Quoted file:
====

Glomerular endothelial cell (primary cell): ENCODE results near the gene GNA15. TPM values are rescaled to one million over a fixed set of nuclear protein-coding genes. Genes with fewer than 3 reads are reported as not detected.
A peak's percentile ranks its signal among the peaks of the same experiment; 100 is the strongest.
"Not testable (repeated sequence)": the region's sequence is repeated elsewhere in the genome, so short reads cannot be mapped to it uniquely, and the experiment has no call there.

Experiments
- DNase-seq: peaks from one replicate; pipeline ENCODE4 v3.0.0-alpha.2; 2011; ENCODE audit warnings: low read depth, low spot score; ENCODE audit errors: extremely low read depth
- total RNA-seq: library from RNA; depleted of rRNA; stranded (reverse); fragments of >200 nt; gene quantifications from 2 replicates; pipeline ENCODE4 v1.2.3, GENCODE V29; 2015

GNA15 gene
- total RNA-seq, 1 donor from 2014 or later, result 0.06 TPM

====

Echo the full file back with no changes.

Glomerular endothelial cell (primary cell): ENCODE results near the gene GNA15. TPM values are rescaled to one million over a fixed set of nuclear protein-coding genes. Genes with fewer than 3 reads are reported as not detected.
A peak's percentile ranks its signal among the peaks of the same experiment; 100 is the strongest.
"Not testable (repeated sequence)": the region's sequence is repeated elsewhere in the genome, so short reads cannot be mapped to it uniquely, and the experiment has no call there.

Experiments
- DNase-seq: peaks from one replicate; pipeline ENCODE4 v3.0.0-alpha.2; 2011; ENCODE audit warnings: low read depth, low spot score; ENCODE audit errors: extremely low read depth
- total RNA-seq: library from RNA; depleted of rRNA; stranded (reverse); fragments of >200 nt; gene quantifications from 2 replicates; pipeline ENCODE4 v1.2.3, GENCODE V29; 2015

GNA15 gene
- total RNA-seq, 1 donor from 2014 or later, result 0.06 TPM